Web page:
In Re request by NATIONAL CITIZENS COMMITTEE FOR BROADCASTING For Declaratory Ruling
FEDERAL COMMUNICATIONS COMMISSION
29 F.C.C.2d 386
RELEASE-NUMBER: FCC 71-503
MAY 5, 1971
[*386] NATIONAL CITIZENS COMMITTEE FOR BROADCASTING, Washington, D.C.
GENTLEMEN: This is with reference to your "Request for Immediate Issuance of Declaratory Ruling":
(1) that "where 'extrinsic evidence' exists that a television station altered its programming content as a direct and proximate result of governmental pressure, whether from White House officials or other members of the federal government, then such programming alterations violate the terms of the station's license," and
(2) "that broadcast licensees must maintain their independence as forums for free expression; that the Federal Communications Commission will not undertake any retaliatory action against a broadcast licensee, at license renewal time or otherwise, for the broadcast of views critical of current Administration policies; and that broadcast licensees will be deemed to violate the public interest in free and independent broadcasting if they capitulate to government pressures, threats, or other forms of coercion by altering their planned programming formats."
Your request refers, inter alia, to allegations that the "Dick Cavett Show" on the ABC network was altered in content as a result of calls from a member of the staff of the Executive Branch of the government in March 1971.
Section 554(e) of Chapter 5 of the United States Code (47 USC 554e [Administrative Procedure Act]) reads, in part:
The agency... in its sound discretion, may issue a declaratory order to terminate a controversy or remove uncertainty.
With regard to the possible removal of uncertainty, you have stated:
The statements of Mr. Gilroy, executive producer of the "Dick Cavett Show," as reported by several newspapers, may or may not supply the necessary "extrinsic evidence" that high officials of ABC altered the shows' programming content as a direct result of improper White House pressure. However, given the obvious potential for such abuses, the Commission should immediately clarify licensees' responsibilities to remain independent in this area.
[*387] The Commission has consistently recognized the broad discretion which licensees have in determining whether the presentation of particular material will serve the public interest. As the Commission stated in its Report and Statement of Policy re Commission en bane Programming Inquiry, 35 F.R. 7291, 22 RR 1901, "we do not intend to guide the licensee along the path of programming..." Rather, it is the licensee's responsibility to attempt to "discover and fulfill the tastes, needs and desires of his community or service area, for broadcast service." (Ibid.)
We believe there is no uncertainty in the Commission's policy in this area. It has been repeated many times with respect to all forms of programming, including those involving controversial issues of public importance, and news reports and commentaries. For example, see Report in the Matter of Editorializing by Broadcast Licensees. 13 FCC 1246 (1949); Letter to American Broadcasting Company, et al., 16 FCC 2d 650 (1969); CBS Program, "Hunger in America," 20 FCC 2d 143 (1969); Letter to Mrs. J. R. Paul, 26 FCC 2d 591 (1969).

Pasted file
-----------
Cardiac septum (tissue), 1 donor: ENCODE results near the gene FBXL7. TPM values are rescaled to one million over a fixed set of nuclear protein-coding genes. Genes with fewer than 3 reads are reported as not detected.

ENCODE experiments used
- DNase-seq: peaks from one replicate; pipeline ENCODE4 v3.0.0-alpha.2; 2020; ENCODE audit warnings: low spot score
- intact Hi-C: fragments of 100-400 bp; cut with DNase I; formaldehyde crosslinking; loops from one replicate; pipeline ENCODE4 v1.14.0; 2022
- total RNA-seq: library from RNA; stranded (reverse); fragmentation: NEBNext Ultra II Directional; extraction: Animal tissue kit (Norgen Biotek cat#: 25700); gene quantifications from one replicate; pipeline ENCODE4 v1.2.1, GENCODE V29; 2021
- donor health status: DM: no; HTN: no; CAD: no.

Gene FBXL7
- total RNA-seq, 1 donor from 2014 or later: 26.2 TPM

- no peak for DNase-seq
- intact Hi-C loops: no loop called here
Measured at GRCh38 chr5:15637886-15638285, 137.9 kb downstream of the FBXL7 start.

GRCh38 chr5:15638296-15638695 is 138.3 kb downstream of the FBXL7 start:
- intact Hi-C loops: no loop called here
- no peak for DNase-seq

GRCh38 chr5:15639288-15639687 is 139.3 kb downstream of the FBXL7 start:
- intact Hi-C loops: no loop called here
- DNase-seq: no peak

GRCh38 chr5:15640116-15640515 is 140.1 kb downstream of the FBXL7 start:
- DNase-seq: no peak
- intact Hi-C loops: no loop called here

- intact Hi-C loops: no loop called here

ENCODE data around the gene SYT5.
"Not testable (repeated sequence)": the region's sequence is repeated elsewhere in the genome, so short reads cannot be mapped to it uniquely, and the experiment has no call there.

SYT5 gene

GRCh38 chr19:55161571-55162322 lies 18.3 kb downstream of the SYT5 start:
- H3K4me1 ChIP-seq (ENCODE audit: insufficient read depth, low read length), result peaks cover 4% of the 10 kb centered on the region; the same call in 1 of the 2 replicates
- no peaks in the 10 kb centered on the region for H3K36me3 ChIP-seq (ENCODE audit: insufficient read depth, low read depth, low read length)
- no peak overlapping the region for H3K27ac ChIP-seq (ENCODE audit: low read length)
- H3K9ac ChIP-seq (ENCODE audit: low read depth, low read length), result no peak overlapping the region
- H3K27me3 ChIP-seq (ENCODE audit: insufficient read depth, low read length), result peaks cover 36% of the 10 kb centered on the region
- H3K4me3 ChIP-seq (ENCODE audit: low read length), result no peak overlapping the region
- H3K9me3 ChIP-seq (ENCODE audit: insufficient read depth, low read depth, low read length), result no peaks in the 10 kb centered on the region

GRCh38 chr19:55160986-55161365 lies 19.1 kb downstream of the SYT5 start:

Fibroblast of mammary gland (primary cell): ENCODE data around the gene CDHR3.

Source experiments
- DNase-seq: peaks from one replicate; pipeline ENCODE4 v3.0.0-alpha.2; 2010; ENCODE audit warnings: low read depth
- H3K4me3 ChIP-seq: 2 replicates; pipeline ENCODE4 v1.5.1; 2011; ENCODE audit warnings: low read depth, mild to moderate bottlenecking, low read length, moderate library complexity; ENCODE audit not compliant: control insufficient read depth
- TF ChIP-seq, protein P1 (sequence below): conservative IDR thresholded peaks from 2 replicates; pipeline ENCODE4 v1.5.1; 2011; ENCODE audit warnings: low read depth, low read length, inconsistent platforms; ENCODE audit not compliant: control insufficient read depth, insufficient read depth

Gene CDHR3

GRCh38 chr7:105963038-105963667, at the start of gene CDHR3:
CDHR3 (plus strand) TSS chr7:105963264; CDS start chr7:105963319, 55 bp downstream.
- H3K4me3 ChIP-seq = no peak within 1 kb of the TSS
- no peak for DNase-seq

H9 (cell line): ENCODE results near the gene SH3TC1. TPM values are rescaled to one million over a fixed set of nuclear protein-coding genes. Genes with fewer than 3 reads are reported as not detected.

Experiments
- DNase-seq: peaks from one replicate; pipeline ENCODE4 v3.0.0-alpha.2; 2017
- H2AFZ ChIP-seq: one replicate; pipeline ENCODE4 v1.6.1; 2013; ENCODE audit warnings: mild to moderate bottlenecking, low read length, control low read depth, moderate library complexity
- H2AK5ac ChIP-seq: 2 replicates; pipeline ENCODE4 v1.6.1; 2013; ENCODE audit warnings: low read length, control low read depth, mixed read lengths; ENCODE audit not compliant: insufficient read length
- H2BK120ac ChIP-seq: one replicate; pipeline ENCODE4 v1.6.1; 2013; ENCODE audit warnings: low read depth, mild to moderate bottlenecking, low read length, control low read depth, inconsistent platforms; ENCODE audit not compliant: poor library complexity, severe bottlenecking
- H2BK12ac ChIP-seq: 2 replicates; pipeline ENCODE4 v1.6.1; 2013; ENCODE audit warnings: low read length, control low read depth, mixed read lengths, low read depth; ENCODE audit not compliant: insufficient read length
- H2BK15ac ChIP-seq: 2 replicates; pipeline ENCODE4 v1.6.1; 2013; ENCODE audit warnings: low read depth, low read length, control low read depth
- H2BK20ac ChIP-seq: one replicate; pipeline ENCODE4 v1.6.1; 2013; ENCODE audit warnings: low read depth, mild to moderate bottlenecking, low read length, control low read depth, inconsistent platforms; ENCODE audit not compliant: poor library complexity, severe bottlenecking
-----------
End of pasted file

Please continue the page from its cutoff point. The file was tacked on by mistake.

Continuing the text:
As we stated in the letter to Mrs. Paul, at 592:
In sum, our policies are designed (i) to promote robust, wide-open debate involving both sides to a controversy, to the end that the American public will be informed; (ii) to take action against rigging or slanting of the news, wherever we may appropriately do so; and (iii) to avoid the censor's role, "including efforts to establish news distortion in situations where Government intervention would constitute a worse danger than the possible rigging itself" (Hunger in America ruling).
In our letter to ABC, supra, we pointed out that "The right to be critical of public officials is so well engrained in the First Amendment as to make any comment by this Commission wholly superfluous. Indeed, one of the most fundamental purposes of the Amendment is to insure the freedom of the press to criticize government."
Many organizations and individuals, in both private and public life, may seek to persuade those responsible for operation of the electronics and the printed media to present their views on controversial issues. Indeed, the democratic process depends upon the rights of holders of significant conflicting views on controversial issues to seek and to achieve publication of their views.
However, as stated above, it is the responsibility of the licensee to determine what broadcast matter will best serve the public interest. The Commission will impose sanctions only where a licensee has refused to fulfill the obligations imposed by the fairness doctrine, or where, in connection with the presentation of news, documentary or other extrinsic evidence establishes that a licensee has deliberately distorted the news or staged news events.
In light of these policies we find no basis for Commission intervention. There is no controversy which we appropriately could terminate; significantly you have presented no information to the Commission alleging that any licensee failed to comply with the fairness doctrine in its handling of the SST controversy.
[*388] In view of the foregoing, your request for a declaratory ruling is denied.
Commissioners Robert E. Lee and Wells absent; Commissioner Johnson concurring and issuing a statement.
BY DIRECTION OF THE COMMISSION, BEN F. WAPLE, Secretary.
CONCURRING OPINION OF COMMISSIONER NICHOLAS JOHNSON
I concur in this letter on the assumption it does, for all practical purposes, acknowledge the validity of petitioners' request and endorse the interpretations of law they have urged.